There is no doubt that detailing directly to the doctor serves an important purpose. Doctors want and need information from sales professionals, but on their own time terms. E-detailing can potentially provide doctors with a more convenient means of getting the information they want at a time that suits them. E-detailing offers pharmaceutical companies the potential to revolutionise medical promotion by increasing both the reach and quality of their messages to a wider audience of doctors and potentially to other healthcare influencers. At the same time, it is not a replacement of the sales force. Instead, it allows sales professionals to be more effective and concentrate on those doctors for whom face-to-face calls are essential.
The ubiquitous nature of the internet – in theory – provides access anytime, any place and anywhere. This means that busy healthcare professionals can receive information in the evening or in the morning before work in the comfort of their own homes when, naturally, they are far more likely to be receptive to it. Indeed, research shows that on average a customer will stay with an online detail for eight minutes – compared to the previously mentioned three minutes for traditional sales calls – and the potential of e-detailing starts to become clear.
The problem is in the sheer amount of information that is thrown at today’s healthcare professionals, whether from the spoken word, print media or the internet. The internet is especially problematic in that the information can leave them unsure of where to turn next.
This has been the problem to date. Healthcare professionals hate having to remember multiple passwords and they have understandable reservations concerning security, quality and accuracy of information, the benefit they will receive and the motivation behind the site.
Types of e-detailing
To date, the majority of online medical information offered to doctors by pharmaceutical companies has been largely static product information websites. This may be useful for a one-time visit, but it does not engage the doctor, nor encourage him to return to the site and develop a long-term relationship with the pharmaceutical company. This is verified by a Forrester study where doctors ranked pharmaceutical product websites last with respect to perceived value and frequency of use; indeed more than 50 per cent of the doctors surveyed had not visited a pharmaceutical company website in the past six months.
E-detailing simply means using digital technology in the detailing process. Therefore, many formats are possible, including use of technologies such as the internet, video-conferencing and Interactive Voice Response to enable interaction with the doctor. It is important to remember that the ‘e’ does not simply equal use of the internet. Any technology allowing interaction with the doctor is eligible.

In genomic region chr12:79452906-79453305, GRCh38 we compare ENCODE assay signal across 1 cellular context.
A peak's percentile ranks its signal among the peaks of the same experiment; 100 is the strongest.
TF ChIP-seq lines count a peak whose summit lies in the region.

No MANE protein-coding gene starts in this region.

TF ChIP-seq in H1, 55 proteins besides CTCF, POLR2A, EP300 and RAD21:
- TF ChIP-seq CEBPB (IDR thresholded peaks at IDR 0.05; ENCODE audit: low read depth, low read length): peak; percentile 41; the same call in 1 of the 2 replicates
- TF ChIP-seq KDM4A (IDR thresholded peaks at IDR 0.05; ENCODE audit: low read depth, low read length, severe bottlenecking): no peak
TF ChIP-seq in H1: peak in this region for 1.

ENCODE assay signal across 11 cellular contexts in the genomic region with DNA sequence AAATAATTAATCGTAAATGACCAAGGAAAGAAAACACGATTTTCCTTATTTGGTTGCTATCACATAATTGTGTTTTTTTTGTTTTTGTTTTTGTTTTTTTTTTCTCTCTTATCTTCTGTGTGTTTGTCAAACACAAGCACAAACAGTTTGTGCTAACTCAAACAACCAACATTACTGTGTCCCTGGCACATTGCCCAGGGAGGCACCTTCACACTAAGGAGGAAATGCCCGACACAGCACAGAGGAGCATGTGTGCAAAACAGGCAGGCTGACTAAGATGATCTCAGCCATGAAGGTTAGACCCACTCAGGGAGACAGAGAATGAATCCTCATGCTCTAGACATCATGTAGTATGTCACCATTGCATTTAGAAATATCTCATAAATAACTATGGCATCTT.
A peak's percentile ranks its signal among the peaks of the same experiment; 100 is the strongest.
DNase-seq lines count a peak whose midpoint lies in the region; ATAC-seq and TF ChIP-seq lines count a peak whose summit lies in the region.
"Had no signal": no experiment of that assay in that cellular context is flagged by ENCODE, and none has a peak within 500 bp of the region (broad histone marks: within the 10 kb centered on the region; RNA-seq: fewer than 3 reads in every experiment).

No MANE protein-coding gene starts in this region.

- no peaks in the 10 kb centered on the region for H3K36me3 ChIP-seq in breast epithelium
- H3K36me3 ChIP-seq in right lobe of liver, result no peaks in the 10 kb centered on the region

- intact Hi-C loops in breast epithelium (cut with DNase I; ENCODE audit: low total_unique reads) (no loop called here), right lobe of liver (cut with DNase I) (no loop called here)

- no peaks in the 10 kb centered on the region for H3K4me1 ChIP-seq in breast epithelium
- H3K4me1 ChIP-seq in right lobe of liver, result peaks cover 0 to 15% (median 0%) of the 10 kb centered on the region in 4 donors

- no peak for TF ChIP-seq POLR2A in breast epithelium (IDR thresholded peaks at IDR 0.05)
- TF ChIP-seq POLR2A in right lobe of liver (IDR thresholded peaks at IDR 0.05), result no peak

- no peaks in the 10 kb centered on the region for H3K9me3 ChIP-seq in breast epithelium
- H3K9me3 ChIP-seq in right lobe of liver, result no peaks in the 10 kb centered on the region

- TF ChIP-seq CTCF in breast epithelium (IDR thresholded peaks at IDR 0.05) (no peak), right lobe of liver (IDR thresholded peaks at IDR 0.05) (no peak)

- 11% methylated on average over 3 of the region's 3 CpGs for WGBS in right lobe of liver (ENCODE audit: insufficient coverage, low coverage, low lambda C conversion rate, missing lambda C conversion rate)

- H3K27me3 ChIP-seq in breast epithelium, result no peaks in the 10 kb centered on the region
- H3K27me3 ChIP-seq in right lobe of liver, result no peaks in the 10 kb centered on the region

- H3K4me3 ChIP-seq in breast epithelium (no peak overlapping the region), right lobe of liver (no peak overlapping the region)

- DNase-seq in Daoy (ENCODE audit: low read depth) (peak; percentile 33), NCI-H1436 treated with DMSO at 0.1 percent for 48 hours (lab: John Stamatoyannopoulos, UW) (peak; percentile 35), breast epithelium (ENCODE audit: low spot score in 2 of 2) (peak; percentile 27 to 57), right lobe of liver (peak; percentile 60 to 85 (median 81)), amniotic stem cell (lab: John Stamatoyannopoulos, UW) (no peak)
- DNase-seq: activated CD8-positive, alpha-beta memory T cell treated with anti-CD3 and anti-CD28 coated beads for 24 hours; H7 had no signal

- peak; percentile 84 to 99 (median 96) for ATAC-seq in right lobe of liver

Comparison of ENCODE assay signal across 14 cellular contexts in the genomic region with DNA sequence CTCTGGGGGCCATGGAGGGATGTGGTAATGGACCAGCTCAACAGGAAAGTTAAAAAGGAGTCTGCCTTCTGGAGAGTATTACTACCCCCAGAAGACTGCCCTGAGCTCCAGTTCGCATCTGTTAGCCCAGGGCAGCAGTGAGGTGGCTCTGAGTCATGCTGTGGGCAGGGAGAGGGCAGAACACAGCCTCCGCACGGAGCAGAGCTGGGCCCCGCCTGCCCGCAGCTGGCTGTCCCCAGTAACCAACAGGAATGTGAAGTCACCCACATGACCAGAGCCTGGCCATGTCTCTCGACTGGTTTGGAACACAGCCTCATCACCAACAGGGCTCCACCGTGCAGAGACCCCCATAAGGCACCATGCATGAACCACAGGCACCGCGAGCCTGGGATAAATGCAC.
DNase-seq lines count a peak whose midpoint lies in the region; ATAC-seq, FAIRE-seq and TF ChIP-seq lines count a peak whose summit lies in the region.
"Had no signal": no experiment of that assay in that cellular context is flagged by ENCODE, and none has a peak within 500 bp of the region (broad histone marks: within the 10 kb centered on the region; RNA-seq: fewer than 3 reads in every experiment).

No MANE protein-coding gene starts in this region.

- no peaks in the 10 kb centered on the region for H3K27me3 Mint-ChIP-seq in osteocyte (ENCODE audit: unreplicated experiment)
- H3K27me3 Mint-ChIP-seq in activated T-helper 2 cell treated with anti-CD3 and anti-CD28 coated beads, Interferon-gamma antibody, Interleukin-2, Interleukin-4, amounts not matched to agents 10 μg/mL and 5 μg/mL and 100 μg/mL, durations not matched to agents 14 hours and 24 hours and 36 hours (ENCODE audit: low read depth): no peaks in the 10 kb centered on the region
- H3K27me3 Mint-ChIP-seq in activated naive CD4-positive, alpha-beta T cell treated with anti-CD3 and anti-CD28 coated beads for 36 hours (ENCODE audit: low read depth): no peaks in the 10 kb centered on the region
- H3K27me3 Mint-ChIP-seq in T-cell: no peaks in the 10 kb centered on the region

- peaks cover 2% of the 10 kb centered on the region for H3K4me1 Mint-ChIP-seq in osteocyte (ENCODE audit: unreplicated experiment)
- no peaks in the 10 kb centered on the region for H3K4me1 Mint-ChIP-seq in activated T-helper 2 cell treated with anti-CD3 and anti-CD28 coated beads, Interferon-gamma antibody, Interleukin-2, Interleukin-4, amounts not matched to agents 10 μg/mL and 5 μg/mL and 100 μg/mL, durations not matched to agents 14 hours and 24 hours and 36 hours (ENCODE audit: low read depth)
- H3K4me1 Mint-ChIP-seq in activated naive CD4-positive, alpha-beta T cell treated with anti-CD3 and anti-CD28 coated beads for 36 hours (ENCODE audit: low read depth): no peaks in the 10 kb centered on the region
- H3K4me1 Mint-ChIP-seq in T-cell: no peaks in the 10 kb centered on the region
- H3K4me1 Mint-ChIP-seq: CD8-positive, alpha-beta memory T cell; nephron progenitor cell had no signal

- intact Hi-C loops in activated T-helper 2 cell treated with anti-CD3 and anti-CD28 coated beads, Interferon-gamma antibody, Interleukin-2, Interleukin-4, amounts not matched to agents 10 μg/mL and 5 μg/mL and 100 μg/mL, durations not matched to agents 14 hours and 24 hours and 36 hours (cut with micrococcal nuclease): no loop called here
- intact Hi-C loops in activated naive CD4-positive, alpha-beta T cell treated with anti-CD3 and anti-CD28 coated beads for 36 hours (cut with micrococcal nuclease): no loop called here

1 Virtual live e-detailing
The doctor is provided with a pre-configured PC containing preloaded applications, and a webcam to liaise with a sales professional. Incentives are provided with and, in return, the doctor is contracted to telephone all the pharmaceutical company’s salespeople enrolled in the system at a minimum set frequency per month. The doctor initiates the e-detail session and has control over the timing of the call. A typical interactive session lasts around 10 to 15 minutes and the doctor and salesperson view and a multi-media presentation about the promoted product and discuss any queries in real time. This type of model is unlikely to be acceptable in where there are much more restrictive limits on the value of goods that can be given to doctors during marketing.
2 Scripted e-detailing
Scripted e-detailing enables the doctor to use a personal computer to launch a sponsored learning application, often consisting of a series of interactive screens with multi-media information about the promoted product. This can include research evidence, clinical practice guidelines, prescribing information and patient advice; the doctor ‘walking through’ the screens. The system may be on the internet or on a closed intranet or via IVR telephone line. This system does not have a live interaction between the doctor and the sales representative, thus questions and requests from the doctors would be available via an e-mail link with an option for telephone call or visit from a salesperson.
3 Doctor portal e-detail
Online communities via doctor portals offer an opportunity to deliver pharmaceutical company messages to a specific audience of doctors. This model has been used in the and is emerging in . This model is most often used for delivering ‘soft’ general marketing messages, via sponsorship of a disease area forum or an online CME module. Potentially, it can be used to provide ‘hard’ product specific messages – like traditional detailing – via alliances with scripted e-detailing players.